The conflict between Maharashtra Chief Minister Devendra Fadnavis and Reliance Infra- led Mumbai Metro One Private Limited (MMOPL) is all set to intensify as the former plans to challenge the Mumbai metro’s proposed fare hike in Supreme Court.
The FFC (Fare Fixation Committee) had recommended a tariff structure of Rs 10-110 for the Versova-Andheri-Ghatkopar Metro, which is an over threefold increase over the present fare of Rs 10-40. “The FFC recommendations have not yet reached me. But if this is the fact it is totally unacceptable. We will challenge it in the Supreme Court. If any such decision is taken before the special CAG audit is conducted, it will not be in the best interest of commuters,” said Fadnavis.
MMOPL which runs on public private partnership (PPP) model, has been in the dock on a similar occasion previously over fare fixation. It had then proposed the rates at Rs 10-40 against the Rs 9-13 fare structure which was insisted by Mumbai Metropolitan Region Development Authority (MMRDA). The MMRDA had later challenged the fares that MMOPL fixed in the Bombay High Court and then in the Supreme Court, which set a deadline for the FFC to come up with its recommendations.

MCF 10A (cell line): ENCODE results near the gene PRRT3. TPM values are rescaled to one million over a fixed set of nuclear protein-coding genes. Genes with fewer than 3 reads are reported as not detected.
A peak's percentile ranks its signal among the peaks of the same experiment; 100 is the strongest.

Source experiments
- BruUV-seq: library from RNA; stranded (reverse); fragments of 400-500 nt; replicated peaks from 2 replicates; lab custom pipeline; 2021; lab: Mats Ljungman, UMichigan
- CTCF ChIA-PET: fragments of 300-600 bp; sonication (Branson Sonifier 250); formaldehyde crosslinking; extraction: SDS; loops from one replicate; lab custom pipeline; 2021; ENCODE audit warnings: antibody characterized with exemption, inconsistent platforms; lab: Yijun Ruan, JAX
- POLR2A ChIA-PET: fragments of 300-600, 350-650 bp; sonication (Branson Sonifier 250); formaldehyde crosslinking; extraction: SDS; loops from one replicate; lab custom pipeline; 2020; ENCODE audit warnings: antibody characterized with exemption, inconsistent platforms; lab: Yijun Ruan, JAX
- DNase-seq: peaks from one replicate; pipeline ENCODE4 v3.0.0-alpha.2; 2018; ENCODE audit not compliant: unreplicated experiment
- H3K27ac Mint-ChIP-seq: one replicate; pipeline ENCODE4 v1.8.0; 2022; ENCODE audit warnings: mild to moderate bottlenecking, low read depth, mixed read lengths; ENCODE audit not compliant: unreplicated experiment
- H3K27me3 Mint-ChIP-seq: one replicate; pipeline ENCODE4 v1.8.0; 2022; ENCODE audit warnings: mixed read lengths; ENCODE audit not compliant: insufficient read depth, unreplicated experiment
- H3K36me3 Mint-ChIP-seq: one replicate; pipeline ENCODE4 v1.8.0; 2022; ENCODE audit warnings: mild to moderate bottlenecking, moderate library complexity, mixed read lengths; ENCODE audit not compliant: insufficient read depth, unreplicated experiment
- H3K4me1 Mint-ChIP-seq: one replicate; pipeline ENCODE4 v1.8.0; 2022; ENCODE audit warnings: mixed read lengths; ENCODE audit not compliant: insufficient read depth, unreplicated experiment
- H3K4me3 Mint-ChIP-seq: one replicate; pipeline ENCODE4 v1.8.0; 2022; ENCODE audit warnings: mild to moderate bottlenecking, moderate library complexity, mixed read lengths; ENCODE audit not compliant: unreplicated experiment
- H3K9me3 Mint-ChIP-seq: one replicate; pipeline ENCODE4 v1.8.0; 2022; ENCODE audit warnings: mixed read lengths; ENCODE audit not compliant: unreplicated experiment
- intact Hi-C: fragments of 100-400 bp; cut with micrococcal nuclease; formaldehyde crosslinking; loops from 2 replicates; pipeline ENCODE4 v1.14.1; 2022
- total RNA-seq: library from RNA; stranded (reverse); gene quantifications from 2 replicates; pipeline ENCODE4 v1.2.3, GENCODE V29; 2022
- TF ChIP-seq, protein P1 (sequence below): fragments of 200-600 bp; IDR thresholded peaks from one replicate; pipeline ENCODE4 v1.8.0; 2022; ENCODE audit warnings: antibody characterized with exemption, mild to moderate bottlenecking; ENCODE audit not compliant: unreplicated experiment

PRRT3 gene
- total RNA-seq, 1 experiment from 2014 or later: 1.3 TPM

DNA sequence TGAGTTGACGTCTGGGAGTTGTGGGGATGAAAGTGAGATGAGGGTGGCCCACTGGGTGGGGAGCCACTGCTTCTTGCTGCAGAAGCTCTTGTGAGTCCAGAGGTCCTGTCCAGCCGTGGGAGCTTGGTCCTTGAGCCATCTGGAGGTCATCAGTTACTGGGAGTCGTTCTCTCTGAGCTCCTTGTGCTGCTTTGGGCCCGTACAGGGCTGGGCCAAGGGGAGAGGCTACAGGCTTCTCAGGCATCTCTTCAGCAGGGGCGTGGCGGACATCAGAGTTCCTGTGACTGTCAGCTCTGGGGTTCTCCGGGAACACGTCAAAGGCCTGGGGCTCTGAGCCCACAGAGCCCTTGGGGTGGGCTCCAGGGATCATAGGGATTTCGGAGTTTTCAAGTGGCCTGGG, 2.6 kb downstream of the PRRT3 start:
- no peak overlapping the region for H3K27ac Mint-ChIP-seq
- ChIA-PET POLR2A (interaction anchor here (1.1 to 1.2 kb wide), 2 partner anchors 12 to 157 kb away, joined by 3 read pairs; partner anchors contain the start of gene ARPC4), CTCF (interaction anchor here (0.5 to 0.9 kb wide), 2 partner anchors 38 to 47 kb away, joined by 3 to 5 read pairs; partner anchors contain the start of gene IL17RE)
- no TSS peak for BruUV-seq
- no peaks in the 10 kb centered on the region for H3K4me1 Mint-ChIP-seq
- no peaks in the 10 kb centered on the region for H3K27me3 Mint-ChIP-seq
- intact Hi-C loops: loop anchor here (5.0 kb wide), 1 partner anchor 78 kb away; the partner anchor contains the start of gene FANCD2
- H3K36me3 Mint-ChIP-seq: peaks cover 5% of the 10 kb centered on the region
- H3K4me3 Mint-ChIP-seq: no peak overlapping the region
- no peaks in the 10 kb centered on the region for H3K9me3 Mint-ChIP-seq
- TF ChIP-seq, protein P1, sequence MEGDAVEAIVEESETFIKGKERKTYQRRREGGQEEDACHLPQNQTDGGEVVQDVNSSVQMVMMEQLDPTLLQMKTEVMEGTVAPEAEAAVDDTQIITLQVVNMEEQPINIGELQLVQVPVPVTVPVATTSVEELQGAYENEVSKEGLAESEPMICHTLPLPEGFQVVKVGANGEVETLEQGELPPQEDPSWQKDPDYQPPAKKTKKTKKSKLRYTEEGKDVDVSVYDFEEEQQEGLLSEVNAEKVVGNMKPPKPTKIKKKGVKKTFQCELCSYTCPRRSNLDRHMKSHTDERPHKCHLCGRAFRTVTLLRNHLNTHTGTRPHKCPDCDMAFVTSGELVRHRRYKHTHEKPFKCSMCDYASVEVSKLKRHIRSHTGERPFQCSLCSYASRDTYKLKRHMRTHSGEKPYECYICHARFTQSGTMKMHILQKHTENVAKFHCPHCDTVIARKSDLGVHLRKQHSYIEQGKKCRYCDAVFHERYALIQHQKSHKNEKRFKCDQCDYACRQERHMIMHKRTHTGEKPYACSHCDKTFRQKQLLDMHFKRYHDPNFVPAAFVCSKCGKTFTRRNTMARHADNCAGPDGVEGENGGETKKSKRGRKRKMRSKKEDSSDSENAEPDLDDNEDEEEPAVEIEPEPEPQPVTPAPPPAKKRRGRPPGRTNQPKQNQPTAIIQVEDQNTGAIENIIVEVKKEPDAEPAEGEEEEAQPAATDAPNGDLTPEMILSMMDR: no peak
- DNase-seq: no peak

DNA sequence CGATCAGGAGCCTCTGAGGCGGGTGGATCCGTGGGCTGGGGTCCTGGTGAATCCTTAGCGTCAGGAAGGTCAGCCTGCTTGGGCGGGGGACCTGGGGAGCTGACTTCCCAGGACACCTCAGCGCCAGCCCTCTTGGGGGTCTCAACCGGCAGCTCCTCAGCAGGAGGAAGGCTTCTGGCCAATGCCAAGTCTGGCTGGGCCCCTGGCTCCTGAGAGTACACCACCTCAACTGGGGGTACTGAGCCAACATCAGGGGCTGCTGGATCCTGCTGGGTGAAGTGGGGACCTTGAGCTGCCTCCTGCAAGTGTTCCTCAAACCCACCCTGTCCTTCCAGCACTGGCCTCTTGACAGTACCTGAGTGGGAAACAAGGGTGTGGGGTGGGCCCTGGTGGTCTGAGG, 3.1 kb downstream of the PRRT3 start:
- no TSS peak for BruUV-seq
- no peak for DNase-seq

“We will go in for a gradual fare increases together with the mitigating impact of potential real estate development and subsidy from the state, and keeping in mind at all times the overall interest of the commuters (sic),” reported a statement by the company. MMOPL has however maintained that the tariff hike was based on the principles of ‘sustainability’ and ‘affordability’.
In a city where moving from one place to another is no less than a nightmare, owing to its burgeoning population and heavy traffic, the importance of a well-developed public transport stands supreme. But how can the hiking of fares to such an extent that it keeps the public out of bounds of the public transport be justified? Fadnavis surely deserves a pat on the back for upholding the right public cause, for a change.